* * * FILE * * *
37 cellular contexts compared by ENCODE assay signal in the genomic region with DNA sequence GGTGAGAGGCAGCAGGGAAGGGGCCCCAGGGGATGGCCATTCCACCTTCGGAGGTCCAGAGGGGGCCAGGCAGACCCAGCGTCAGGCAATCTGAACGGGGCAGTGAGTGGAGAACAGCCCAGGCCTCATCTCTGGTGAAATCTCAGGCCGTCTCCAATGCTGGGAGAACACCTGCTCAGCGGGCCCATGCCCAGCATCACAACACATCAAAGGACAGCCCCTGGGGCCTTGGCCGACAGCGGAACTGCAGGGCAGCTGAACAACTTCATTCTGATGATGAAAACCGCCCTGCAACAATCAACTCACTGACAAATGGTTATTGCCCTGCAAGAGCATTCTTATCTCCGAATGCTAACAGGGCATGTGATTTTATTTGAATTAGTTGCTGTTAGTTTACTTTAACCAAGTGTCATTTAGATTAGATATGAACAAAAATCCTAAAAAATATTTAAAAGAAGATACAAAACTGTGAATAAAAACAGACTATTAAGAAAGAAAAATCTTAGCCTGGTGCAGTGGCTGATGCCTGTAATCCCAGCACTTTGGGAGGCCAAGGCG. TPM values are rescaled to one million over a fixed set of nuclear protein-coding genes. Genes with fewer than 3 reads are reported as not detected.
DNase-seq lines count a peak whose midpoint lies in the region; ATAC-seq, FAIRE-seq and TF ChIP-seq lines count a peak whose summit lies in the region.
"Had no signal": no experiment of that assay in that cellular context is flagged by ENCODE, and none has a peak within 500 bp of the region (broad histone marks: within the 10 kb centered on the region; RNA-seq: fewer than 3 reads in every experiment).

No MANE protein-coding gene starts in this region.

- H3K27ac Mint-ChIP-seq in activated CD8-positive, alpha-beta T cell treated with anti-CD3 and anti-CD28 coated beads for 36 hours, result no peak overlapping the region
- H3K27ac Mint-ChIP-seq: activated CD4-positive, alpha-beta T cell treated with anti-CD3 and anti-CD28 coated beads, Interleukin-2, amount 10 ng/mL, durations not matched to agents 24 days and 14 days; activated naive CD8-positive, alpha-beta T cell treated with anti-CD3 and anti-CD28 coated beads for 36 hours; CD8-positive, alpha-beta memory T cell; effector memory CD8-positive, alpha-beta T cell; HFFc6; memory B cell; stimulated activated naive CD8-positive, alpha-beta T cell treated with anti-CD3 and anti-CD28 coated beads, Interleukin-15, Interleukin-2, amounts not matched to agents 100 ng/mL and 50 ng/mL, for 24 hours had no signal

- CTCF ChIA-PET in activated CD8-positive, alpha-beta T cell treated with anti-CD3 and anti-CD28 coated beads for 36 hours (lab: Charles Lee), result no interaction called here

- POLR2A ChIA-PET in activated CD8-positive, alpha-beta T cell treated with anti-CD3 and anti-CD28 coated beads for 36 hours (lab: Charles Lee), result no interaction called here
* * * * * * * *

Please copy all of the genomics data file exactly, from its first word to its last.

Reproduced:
37 cellular contexts compared by ENCODE assay signal in the genomic region with DNA sequence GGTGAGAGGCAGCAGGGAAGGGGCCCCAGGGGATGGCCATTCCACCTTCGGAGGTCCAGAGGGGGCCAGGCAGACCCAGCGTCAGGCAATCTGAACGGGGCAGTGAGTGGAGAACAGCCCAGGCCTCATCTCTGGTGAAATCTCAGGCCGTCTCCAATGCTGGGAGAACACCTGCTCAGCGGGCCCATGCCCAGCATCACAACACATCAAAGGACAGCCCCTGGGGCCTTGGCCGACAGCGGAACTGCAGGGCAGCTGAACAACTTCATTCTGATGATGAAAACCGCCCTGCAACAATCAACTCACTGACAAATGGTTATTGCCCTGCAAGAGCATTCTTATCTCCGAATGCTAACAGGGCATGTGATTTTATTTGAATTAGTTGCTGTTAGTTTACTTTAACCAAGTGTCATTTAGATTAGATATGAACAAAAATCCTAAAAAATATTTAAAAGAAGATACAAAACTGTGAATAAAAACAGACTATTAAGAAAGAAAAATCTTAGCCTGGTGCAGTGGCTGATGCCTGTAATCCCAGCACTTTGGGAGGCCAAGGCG. TPM values are rescaled to one million over a fixed set of nuclear protein-coding genes. Genes with fewer than 3 reads are reported as not detected.
DNase-seq lines count a peak whose midpoint lies in the region; ATAC-seq, FAIRE-seq and TF ChIP-seq lines count a peak whose summit lies in the region.
"Had no signal": no experiment of that assay in that cellular context is flagged by ENCODE, and none has a peak within 500 bp of the region (broad histone marks: within the 10 kb centered on the region; RNA-seq: fewer than 3 reads in every experiment).

No MANE protein-coding gene starts in this region.

- H3K27ac Mint-ChIP-seq in activated CD8-positive, alpha-beta T cell treated with anti-CD3 and anti-CD28 coated beads for 36 hours, result no peak overlapping the region
- H3K27ac Mint-ChIP-seq: activated CD4-positive, alpha-beta T cell treated with anti-CD3 and anti-CD28 coated beads, Interleukin-2, amount 10 ng/mL, durations not matched to agents 24 days and 14 days; activated naive CD8-positive, alpha-beta T cell treated with anti-CD3 and anti-CD28 coated beads for 36 hours; CD8-positive, alpha-beta memory T cell; effector memory CD8-positive, alpha-beta T cell; HFFc6; memory B cell; stimulated activated naive CD8-positive, alpha-beta T cell treated with anti-CD3 and anti-CD28 coated beads, Interleukin-15, Interleukin-2, amounts not matched to agents 100 ng/mL and 50 ng/mL, for 24 hours had no signal

- CTCF ChIA-PET in activated CD8-positive, alpha-beta T cell treated with anti-CD3 and anti-CD28 coated beads for 36 hours (lab: Charles Lee), result no interaction called here

- POLR2A ChIA-PET in activated CD8-positive, alpha-beta T cell treated with anti-CD3 and anti-CD28 coated beads for 36 hours (lab: Charles Lee), result no interaction called here